Whats the learning curve for big samplers like Kontakt and H

Hi

I was just at the Native instruments website, I was blown away by how realistic the demo’s sound for Kontakt.

If you go to the page for that product you can hear music created (usually emulating real instruments) in a variety of genres with this VST.

It is a huge library of samples that comes with the sampler and I am very tempted buy the fact that all NI products are half price this weekend.
So my question to the forum is this:

Assuming you know Cubase well, and assuming you can play your MIDI controller well (Keys and/or guitar) what kind of learning curve is involved in getting sequencer tracks made with a high quality sampler to the level of realism that can be heard in the product demos.

I assume that there must be more to it than pick the right patch and then compose and play well. I imagine that there would be a lot of tweaking and editing and learning how to do so. Or is a simple as pick a good patch and play well and it will sound real.

I am looking to get a sense of what kind of time commitment is involved in getting those real real sounding emulations going.

learning curve ?
buy a real hardware sampler ,cheaper that plugin’s .something like the top of the range akai s6000 with usb card goes for £240 NOW THATS BARGAIN considering it was in excess of £2000 brand new . less strain on your processor ,individual outs, its own sound colour ,sod soft samplers get the real thing cheap !

NOW THATS A LEARNING CURVE !

regards
freq

You already know the answer to the question … It can take 10 seconds to load a patch, it can take 10 years to get it to do what you want and everything in between. There are zillions of options. You can use or ignore them. The more time you spend on it the more you’ll get out of it. This is true for DAWs, VSTi, mixers, pianos, guitars, banjos, cooking, programming, folding shirts. Pretty much true for everything but playing drums. For some reason practicing drums doesn’t do any good for some of us.

kontakt is a very powerful software sample player.(you can’t sample direcly into it, like most soft “samplers” excluding emulator x family). i come from a hardware sampler background (i still own an ancient, very complex yamaha tx16w). to me kontakt is ugly, but logical and powerful once you get used to it. you can’t just load up a patch and make it sound like the demos on n.i. website though.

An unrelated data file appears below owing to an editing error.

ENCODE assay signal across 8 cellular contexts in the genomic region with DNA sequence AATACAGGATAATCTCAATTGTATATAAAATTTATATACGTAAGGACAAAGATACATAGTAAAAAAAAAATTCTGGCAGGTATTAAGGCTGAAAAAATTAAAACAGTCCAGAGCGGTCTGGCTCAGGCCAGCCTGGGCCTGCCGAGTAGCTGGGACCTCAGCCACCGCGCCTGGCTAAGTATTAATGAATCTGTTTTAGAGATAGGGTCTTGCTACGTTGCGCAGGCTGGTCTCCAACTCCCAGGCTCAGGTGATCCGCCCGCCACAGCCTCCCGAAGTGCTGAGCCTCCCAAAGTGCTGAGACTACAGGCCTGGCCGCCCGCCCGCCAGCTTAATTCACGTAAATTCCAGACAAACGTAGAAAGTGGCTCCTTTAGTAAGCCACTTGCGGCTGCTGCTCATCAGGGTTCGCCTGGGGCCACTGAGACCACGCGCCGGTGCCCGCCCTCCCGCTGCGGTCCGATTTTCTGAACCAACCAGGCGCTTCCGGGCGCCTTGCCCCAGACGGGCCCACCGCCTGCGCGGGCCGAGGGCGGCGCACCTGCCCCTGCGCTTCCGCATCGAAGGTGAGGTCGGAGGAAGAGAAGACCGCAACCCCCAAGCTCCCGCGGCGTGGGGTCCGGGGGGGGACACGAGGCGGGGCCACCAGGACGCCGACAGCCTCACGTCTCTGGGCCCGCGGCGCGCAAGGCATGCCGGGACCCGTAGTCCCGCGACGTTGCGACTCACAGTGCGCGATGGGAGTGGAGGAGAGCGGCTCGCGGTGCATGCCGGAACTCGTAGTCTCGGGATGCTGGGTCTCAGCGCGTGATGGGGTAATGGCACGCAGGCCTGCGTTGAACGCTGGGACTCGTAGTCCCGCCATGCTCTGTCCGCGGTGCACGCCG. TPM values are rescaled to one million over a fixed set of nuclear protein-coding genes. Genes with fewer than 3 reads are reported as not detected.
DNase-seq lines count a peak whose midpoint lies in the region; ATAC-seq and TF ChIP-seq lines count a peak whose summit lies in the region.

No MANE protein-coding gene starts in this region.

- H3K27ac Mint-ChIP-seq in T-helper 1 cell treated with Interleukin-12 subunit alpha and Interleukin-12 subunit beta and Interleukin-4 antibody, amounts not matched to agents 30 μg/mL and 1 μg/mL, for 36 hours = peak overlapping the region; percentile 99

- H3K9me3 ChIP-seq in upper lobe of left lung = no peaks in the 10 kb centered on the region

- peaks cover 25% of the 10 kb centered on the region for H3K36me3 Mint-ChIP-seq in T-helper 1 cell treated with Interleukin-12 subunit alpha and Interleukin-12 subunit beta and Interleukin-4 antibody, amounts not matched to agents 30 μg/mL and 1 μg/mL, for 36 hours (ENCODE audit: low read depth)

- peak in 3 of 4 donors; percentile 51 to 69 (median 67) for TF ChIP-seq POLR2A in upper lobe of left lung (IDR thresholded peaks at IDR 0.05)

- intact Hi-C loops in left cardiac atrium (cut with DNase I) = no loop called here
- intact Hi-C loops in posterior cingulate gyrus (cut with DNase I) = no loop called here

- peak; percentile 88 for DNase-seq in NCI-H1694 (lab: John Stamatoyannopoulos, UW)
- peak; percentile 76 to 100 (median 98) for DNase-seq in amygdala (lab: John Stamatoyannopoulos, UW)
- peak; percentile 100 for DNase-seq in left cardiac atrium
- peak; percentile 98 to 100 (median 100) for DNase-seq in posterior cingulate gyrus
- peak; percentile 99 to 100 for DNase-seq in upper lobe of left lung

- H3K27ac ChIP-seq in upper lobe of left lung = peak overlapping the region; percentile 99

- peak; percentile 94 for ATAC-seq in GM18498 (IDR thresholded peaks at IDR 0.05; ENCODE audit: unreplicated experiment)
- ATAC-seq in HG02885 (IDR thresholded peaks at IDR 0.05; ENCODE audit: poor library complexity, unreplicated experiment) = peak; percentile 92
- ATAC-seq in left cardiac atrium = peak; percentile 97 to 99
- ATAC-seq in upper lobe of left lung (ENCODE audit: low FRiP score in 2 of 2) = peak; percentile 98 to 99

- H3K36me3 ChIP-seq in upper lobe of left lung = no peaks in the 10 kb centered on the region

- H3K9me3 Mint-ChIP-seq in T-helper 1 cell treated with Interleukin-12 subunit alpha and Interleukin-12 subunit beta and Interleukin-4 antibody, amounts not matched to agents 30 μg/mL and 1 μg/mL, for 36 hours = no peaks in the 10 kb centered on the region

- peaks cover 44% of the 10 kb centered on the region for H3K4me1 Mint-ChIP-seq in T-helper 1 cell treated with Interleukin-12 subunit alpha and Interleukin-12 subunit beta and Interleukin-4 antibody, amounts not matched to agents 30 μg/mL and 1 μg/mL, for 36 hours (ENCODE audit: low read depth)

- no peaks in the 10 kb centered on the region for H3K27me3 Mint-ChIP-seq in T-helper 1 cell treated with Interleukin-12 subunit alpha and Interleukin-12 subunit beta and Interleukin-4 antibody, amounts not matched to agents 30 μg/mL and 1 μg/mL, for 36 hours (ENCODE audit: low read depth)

you’d need years of recording,editing,mixing and above all, playing skills to do it. i have some of those things, but am a crap player!
the bundled library has some excellent sounds, and you cn edit them to suit your style.
in terms of expandability, kontakt seems the most popular platform these days.
p.s. i own machfive v1, emulator x/emulator x2, vsampler3 and halion v1. kontakt has been the best for me out of all of them. if you can get it cheaper than normal, go for it. i’m on 4, with kontakt 5 in the post…
ed

Aloha E,

So true, so true, so true.
Very well said.
{’-’}

IMO, Kontakt alone isn’t worth it. If you want to emulate real instruments, you will need to buy third party libraries for given instruments. Some may use Kontakt player as their engine-but for playback, there is no more learning curve than any other VI. If you want to actually create samples and custom scripting-huge learning curve.

I use the Kontakt player for a number of libraries…LASS, Scarbee pianos, and Mojo Horns. BFD2 for drums. east West and VSL for strings/orchestral. NI’s old B4 for Hammond. atmosphere for synth pads. The included Kontakt samples are mostly like a good ROMpler, IMO. The magic is in the third party stuff.

would the money be better spent on thrid party libraries that run Kontaky player

I am wondering how much difference there could be in the KOTAKT library and something like VI one

http://www.vir2.com/instruments/vione

any advice?

No, Because many great libraries require full Kontakt. The reason for that is for small developers, licensing the Kontakt Player is prohibitively expensive. Buying full Kontakt is the better investment, as it doesn’t limit your options.

the benefit of having the full kontakt is that if you load in a sound that is nearly right, you can usually go in and tweak it until it fits better. this might mean changing note ranges, filters fx etc.
also, the full knotakt can import lots of other formats. i’ve used it to bring in emulator 3 banks, halion banks, soundfonts and machfive banks.
and of course, making sounds from scratch, looping,mapping etc.
if you really want something to make your own sounds with, it’s a sampler you need, not a rompler.
ed

BTW…

–>>> we need an onboard sampler in Cubase! <<<–

(like EXS24, S1 SamplerOne, e.g.)
drag/drop from arrange (how nice would it be), 2x ADSR, 24 dB (hpf/bpf/lpf) filter, 2x lfo, auto mapping, auto looping/crossfade, 16 outs, and exs/kontakt-import…that´s it!

**- great for creativity and file transfer.

  • every daw today offers an onboard sampler.**


    Dear Steinberg,
    please have a look into the drawer where the halion code is already.


    best regards,
    Central

Yes please, a basic sampler integrated in to HSSE for instance wouldn’t hurt!